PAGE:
Sharp increase in asylum-seekers across Europe
Accelerating number registering in Europe in first half of year most evident in Hungary
Police seek to detain a woman and child after a train from Budapest heading to the Austrian border was stopped in Bicske, west of the Hungarian capital, on September 3rd, 2015. Photograph: Istvan Bielik/AFP/Getty Images
The number of people seeking asylum in Europe accelerated sharply in the first six months of this year.
In the first half of 2015 the number of applications stood at 417,430, equivalent to two thirds of the total for 2014.
The accelerating number of asylum-seekers registering in Europe in the first half of the year was most evident in Hungary, where refugees on Thursday threw themselves onto train tracks and fled from police trying to take them to a reception centre.
The numbers of asylum-seekers entering Hungary in the first half of this year was 1½ times the full-year figure for 2014.
The next-highest rise in asylum figures was recorded in Germany, where the number of asylum applications made in the first six months of the year was equivalent to 85 per cent of the previous year’s total.
Ireland, which received 1,450 applications in all of 2014, has already registered 1,145 applications this year, 80 per cent of the 2014 total.
The figures mean Ireland will see a year-on-year increase in the number of asylum applications for the second year in a row: it recorded a 53 per cent increase in asylum figures between 2013 and 2014, which marked the first increase in a decade.
The number of Syrian asylum-seekers has grown sharply although, according to the UNHCR, the number of Syrians arriving in Europe remains comparatively low at about 7 per cent of those seeking refuge.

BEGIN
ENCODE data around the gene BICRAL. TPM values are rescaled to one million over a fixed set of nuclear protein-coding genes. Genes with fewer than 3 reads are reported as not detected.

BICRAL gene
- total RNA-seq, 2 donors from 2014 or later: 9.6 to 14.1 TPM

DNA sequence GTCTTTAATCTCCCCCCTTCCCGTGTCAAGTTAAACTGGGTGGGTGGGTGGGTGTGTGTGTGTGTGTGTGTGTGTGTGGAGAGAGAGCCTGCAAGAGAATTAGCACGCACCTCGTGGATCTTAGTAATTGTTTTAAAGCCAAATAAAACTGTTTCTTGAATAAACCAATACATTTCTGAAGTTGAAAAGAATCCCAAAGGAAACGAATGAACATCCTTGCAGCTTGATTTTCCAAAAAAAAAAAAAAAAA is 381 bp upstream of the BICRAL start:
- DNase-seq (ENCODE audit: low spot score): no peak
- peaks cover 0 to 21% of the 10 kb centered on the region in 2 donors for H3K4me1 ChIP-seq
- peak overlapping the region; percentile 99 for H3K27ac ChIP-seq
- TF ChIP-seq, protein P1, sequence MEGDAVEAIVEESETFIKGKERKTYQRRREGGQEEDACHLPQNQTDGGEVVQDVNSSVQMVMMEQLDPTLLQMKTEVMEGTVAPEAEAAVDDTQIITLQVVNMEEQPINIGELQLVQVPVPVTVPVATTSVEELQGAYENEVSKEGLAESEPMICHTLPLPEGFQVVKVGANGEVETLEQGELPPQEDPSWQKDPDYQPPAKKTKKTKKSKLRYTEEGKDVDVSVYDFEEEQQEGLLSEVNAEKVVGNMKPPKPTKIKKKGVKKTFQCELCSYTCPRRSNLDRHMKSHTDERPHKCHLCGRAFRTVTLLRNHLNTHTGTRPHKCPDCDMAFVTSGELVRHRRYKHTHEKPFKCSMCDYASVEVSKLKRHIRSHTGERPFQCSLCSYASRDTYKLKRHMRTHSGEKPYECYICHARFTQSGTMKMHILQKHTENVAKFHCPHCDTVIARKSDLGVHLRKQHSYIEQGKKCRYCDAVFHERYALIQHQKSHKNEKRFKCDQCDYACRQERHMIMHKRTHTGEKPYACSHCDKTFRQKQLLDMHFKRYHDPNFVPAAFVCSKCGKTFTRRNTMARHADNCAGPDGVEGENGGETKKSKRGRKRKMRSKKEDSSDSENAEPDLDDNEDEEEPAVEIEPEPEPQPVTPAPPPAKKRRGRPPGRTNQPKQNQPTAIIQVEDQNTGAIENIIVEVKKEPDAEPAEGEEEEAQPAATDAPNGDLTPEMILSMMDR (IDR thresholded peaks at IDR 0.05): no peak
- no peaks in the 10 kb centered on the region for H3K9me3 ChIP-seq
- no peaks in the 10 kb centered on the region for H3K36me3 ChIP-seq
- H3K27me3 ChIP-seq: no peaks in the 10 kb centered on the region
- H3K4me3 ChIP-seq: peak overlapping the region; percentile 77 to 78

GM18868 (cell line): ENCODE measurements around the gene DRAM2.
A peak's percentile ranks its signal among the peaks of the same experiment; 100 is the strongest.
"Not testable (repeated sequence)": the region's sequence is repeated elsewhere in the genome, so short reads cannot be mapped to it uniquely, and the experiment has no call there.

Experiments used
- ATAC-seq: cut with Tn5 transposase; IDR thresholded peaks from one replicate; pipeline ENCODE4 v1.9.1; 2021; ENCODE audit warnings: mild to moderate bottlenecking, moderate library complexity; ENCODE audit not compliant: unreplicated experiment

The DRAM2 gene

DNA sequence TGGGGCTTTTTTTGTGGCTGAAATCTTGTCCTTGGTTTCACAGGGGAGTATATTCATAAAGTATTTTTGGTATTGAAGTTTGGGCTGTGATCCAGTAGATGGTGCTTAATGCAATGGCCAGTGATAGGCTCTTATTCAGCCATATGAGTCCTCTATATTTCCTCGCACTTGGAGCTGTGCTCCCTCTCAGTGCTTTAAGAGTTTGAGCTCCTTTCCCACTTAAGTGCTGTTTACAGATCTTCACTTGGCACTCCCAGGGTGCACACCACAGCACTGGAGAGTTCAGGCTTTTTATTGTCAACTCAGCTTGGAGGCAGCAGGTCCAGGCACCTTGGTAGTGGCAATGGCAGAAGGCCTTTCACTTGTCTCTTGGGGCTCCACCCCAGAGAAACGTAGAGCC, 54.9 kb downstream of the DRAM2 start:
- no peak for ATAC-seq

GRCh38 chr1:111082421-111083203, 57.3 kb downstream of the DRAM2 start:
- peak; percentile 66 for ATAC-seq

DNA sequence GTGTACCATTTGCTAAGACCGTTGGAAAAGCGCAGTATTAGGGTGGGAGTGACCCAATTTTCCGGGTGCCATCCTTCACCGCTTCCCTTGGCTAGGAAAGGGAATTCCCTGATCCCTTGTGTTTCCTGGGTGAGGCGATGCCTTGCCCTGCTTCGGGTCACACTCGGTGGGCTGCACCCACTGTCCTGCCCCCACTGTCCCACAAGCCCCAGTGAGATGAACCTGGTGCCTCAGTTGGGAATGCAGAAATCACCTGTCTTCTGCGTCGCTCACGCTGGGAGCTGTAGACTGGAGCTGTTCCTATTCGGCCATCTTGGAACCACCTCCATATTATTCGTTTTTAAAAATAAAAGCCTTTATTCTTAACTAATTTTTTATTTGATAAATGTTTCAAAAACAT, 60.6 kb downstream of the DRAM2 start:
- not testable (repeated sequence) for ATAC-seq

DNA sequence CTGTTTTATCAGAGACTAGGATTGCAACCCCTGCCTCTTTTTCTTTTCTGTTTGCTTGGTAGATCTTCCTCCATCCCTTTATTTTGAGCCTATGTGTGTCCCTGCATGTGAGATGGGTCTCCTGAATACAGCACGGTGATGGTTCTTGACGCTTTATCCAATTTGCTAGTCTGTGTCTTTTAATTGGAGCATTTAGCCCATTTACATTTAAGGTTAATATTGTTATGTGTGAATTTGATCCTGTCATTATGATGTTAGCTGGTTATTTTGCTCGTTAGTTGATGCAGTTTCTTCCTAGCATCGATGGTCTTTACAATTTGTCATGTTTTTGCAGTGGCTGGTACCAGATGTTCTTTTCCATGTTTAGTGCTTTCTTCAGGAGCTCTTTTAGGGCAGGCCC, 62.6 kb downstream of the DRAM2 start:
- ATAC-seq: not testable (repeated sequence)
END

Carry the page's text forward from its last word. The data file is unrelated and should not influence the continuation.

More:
Figures from the UNHCR charting new asylum applications lodged in the 28 European Union states, Norway and Switzerland in the year to the end of July stood at almost 86,000.
With just under 300,000 asylum-seekers registering in Europe since the conflict began, this means 30 per cent of these applications were in 2015.
The number of Syrian people seeking asylum in the first seven months of the year is equivalent to almost 70 per cent of the full-year total for 2014.
In the wider EU over half of asylum-seekers were unsuccessful in their application, but the percentage of successful applications among asylum-seekers differs greatly from state to state.
In 2014, Hungary refused asylum to 91 per cent of applicants, compared to 85 per cent in Greece, 78 per cent in France, 62 per cent in Ireland and 61 per cent in the UK.
On the other end of the scale, more than three quarters of over 40,000 applications made in Sweden were successful.